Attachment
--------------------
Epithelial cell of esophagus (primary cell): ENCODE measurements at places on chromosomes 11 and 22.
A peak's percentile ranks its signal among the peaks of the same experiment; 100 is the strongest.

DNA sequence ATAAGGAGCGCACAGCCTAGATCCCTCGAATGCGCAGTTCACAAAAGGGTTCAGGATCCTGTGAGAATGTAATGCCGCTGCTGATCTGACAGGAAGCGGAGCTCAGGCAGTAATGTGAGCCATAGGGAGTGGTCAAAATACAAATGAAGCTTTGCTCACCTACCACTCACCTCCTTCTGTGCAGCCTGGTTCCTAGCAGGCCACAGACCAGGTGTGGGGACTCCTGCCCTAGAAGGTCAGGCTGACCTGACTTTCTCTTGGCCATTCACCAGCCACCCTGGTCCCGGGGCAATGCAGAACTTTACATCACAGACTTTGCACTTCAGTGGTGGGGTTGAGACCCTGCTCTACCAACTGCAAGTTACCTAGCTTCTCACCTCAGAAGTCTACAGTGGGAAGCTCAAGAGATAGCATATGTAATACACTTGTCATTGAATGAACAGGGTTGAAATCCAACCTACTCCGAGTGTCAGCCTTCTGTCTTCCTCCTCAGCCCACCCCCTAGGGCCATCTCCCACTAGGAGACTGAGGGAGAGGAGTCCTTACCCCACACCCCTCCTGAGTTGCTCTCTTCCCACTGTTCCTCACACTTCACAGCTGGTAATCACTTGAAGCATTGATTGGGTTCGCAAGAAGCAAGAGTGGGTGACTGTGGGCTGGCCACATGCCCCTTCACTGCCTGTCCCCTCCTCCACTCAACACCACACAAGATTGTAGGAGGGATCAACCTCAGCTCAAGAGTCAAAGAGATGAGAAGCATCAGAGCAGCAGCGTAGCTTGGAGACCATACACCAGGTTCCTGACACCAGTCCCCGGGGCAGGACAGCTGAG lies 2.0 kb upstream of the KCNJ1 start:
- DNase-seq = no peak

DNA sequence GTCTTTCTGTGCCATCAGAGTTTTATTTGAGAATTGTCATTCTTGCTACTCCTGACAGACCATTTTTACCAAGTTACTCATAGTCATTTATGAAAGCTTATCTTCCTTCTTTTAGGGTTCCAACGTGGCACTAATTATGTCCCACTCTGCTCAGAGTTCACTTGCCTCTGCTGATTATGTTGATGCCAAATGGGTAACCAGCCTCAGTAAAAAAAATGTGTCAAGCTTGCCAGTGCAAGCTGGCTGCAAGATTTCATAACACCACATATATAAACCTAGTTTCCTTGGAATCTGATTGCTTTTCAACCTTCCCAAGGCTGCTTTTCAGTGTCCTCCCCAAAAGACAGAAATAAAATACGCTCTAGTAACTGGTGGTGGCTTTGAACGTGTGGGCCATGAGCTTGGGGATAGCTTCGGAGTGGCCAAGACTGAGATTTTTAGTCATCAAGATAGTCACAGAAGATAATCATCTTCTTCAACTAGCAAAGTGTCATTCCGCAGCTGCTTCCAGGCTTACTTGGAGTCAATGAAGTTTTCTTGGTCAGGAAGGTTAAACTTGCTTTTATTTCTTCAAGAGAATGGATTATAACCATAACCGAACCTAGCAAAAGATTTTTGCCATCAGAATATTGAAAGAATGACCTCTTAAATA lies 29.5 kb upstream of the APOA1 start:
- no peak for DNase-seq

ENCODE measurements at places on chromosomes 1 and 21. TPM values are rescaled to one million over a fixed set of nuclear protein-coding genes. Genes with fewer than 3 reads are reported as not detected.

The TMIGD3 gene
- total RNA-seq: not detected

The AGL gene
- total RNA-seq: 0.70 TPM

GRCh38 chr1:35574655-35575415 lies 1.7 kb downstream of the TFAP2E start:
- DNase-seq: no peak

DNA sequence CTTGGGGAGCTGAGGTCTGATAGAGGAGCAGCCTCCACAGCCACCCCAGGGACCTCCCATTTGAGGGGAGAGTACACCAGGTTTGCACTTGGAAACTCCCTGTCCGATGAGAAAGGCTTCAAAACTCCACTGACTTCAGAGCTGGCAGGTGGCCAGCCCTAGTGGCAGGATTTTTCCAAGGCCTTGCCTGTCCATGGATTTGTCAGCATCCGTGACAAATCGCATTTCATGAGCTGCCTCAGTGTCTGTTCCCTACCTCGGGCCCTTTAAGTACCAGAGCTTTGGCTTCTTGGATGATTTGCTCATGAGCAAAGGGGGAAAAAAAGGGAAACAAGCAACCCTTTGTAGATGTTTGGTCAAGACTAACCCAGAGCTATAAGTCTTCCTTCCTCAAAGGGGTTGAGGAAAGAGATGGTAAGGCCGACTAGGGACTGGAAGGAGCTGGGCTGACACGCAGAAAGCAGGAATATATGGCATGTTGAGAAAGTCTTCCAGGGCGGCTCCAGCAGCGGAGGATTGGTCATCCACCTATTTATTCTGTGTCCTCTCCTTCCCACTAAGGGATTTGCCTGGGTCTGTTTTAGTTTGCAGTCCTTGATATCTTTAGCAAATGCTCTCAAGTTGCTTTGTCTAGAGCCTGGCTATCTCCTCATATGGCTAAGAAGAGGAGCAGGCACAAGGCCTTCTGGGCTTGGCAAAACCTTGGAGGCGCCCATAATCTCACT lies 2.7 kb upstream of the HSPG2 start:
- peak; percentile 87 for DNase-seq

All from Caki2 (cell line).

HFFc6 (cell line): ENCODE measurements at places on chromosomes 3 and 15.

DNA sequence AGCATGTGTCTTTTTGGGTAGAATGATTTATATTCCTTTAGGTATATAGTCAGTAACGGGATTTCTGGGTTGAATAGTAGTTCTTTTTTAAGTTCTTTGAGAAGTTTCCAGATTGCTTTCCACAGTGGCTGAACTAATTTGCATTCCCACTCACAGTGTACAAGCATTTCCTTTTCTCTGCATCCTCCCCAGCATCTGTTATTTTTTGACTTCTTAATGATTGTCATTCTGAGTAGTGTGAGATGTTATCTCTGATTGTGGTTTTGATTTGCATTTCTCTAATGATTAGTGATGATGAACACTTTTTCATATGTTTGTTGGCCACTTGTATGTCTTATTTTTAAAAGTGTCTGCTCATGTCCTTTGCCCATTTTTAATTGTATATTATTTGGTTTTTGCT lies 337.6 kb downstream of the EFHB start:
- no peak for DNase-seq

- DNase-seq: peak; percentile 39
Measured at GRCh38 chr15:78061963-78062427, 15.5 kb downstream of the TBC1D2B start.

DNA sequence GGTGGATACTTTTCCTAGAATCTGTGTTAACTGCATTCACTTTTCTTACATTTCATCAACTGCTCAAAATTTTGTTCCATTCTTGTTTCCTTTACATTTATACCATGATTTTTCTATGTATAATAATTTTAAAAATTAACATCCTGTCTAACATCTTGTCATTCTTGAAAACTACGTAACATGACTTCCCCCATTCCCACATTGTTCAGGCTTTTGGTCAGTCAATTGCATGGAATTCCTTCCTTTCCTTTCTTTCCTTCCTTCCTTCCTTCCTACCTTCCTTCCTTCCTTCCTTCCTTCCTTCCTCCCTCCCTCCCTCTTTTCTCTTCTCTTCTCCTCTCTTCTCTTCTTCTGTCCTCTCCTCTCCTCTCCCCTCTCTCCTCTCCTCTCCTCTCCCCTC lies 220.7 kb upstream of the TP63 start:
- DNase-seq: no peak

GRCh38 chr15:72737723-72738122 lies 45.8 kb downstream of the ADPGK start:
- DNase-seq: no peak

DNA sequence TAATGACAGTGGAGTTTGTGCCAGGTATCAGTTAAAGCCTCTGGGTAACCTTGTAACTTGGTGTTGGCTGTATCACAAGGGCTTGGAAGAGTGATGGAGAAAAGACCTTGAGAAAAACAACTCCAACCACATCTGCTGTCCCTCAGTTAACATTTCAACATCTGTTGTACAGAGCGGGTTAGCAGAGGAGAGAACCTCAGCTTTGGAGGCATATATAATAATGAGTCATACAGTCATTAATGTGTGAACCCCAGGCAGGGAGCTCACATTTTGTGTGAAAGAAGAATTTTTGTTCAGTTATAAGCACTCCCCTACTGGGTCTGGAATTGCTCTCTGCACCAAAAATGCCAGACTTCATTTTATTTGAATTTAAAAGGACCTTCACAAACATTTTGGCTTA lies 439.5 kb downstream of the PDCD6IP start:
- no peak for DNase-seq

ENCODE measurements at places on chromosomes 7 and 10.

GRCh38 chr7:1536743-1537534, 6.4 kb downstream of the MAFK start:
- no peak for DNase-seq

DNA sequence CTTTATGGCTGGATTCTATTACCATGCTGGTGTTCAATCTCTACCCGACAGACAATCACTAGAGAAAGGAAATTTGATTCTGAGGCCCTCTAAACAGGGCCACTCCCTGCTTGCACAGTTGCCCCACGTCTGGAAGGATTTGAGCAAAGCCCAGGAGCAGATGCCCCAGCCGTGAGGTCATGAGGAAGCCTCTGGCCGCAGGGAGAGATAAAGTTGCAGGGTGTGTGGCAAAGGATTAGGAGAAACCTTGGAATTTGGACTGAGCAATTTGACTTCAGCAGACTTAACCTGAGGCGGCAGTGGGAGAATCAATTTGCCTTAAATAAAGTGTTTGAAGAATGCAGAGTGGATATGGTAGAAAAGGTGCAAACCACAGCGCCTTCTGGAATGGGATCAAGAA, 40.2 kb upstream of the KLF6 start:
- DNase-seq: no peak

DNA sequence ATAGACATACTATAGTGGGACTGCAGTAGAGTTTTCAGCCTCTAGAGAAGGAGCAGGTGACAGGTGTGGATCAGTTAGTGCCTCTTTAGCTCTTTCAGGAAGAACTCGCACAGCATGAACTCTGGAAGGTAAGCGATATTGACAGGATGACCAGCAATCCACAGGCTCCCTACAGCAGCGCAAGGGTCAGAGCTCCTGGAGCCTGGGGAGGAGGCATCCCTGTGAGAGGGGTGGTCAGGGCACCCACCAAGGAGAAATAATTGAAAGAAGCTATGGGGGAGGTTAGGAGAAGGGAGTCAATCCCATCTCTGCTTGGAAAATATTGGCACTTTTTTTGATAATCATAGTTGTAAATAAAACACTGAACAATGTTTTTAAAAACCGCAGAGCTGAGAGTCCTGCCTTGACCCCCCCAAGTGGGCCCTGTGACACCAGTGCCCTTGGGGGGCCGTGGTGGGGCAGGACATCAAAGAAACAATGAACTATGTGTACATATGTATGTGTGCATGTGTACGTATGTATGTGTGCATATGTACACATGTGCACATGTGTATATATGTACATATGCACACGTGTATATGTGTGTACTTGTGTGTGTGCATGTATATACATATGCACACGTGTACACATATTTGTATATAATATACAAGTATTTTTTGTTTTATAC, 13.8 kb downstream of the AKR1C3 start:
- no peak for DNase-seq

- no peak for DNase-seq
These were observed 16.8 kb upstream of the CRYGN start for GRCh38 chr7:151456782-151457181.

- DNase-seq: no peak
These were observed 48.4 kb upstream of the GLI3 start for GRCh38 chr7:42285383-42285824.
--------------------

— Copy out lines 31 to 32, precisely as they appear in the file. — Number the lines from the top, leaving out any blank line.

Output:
DNA sequence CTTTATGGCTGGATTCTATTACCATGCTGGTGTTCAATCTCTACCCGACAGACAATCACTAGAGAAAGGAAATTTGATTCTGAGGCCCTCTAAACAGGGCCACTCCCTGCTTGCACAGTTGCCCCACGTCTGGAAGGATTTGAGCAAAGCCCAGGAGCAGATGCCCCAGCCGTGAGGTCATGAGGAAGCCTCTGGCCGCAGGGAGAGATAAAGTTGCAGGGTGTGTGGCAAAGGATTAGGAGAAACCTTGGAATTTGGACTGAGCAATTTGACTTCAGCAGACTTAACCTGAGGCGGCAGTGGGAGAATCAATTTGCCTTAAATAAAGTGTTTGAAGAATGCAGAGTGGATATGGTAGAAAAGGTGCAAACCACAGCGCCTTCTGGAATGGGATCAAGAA, 40.2 kb upstream of the KLF6 start:
- DNase-seq: no peak